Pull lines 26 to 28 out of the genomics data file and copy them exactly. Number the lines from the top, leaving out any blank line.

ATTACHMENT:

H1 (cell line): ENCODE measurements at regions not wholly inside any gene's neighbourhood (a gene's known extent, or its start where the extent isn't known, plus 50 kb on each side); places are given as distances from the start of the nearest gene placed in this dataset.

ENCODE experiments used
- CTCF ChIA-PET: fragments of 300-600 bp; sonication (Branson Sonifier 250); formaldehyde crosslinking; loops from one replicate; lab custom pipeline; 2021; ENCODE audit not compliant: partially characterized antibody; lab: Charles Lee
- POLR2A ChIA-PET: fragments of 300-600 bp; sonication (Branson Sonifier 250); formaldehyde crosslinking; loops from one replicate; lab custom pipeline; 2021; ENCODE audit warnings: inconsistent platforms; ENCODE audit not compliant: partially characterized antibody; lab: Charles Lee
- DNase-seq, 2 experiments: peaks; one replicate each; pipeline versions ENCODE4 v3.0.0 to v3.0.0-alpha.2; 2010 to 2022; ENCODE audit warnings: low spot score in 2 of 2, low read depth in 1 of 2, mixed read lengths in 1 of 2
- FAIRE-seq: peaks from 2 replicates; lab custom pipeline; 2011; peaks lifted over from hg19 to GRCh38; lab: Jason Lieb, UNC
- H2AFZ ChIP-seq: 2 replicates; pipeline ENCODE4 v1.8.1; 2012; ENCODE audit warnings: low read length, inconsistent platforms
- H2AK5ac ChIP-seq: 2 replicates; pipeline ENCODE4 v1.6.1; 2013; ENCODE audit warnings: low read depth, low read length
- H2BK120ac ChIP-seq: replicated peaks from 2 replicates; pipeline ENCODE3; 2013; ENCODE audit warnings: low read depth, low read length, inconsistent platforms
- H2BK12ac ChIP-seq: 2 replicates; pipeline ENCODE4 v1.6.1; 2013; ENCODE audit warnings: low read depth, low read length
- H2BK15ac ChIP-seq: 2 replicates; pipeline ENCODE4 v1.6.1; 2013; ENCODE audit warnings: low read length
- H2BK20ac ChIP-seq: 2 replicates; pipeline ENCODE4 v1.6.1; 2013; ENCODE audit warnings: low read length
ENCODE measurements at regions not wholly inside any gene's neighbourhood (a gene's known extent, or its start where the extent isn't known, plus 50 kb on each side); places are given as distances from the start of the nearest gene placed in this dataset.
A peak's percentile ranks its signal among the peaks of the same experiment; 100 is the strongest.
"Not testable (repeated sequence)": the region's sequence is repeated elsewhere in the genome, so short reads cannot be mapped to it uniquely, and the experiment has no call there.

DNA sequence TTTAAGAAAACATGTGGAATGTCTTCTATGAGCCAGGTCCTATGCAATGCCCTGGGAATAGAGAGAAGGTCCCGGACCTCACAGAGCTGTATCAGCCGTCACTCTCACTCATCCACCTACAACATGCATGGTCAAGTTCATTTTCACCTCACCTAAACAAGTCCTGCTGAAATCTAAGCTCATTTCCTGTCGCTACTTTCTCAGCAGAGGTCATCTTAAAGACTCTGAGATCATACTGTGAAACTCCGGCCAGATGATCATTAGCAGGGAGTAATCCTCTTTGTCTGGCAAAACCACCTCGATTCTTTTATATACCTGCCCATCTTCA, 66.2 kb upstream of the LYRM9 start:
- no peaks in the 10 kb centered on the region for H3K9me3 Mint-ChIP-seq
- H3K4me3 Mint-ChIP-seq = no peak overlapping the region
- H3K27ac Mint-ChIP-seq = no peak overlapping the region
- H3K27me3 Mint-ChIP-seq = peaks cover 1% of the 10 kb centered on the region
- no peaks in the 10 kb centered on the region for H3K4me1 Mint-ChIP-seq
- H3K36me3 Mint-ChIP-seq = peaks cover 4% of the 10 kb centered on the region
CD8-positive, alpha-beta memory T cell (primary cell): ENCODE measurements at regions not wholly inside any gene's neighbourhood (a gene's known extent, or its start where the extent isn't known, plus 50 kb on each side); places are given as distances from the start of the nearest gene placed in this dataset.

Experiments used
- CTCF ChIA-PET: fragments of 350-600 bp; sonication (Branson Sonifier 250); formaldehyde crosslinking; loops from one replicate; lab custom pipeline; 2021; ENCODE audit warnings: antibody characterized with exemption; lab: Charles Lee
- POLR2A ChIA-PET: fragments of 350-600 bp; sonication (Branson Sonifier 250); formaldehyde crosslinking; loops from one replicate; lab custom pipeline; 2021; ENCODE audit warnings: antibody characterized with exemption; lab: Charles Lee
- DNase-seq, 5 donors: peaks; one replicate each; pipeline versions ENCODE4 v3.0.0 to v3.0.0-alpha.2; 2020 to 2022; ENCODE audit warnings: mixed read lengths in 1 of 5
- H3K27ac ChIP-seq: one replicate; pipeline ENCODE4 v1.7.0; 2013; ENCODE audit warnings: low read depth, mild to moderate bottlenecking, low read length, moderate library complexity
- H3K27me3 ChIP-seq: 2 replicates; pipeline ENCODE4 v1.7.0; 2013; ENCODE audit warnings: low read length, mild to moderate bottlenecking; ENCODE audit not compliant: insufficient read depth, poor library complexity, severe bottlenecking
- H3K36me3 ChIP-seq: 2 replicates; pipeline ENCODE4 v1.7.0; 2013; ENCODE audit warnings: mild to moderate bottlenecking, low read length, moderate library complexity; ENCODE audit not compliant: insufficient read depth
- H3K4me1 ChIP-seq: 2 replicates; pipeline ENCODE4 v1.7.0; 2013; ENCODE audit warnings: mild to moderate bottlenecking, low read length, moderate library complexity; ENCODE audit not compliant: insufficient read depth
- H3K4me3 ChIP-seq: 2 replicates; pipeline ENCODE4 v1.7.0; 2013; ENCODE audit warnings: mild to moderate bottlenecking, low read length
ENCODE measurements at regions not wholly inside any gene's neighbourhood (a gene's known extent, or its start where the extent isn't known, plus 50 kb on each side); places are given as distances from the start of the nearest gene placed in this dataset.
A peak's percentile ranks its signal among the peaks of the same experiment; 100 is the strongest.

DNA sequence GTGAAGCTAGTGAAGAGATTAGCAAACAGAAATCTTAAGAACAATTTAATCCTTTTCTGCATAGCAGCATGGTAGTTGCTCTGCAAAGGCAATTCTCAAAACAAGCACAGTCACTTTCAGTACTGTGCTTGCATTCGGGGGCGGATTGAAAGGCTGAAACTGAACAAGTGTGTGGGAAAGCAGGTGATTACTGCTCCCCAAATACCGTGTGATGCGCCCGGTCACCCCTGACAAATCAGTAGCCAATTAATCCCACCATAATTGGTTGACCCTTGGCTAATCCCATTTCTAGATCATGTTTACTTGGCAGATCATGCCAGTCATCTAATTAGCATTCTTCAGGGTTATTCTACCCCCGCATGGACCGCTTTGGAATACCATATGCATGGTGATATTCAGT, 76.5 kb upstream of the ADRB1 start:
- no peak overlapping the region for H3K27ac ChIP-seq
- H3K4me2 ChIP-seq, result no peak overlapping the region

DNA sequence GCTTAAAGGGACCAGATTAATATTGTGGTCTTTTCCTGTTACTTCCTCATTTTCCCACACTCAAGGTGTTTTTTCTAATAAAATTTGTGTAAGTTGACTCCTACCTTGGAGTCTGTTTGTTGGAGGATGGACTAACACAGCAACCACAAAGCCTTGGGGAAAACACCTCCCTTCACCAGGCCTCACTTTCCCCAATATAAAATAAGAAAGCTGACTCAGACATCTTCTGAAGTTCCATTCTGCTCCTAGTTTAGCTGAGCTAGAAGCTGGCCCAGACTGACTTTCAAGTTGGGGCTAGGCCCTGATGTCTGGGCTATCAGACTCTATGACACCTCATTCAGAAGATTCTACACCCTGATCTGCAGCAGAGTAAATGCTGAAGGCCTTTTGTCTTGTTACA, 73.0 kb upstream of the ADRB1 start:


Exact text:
- POLR2A ChIA-PET: fragments of 350-600 bp; sonication (Branson Sonifier 250); formaldehyde crosslinking; loops from one replicate; lab custom pipeline; 2021; ENCODE audit warnings: antibody characterized with exemption; lab: Charles Lee
- DNase-seq, 5 donors: peaks; one replicate each; pipeline versions ENCODE4 v3.0.0 to v3.0.0-alpha.2; 2020 to 2022; ENCODE audit warnings: mixed read lengths in 1 of 5
- H3K27ac ChIP-seq: one replicate; pipeline ENCODE4 v1.7.0; 2013; ENCODE audit warnings: low read depth, mild to moderate bottlenecking, low read length, moderate library complexity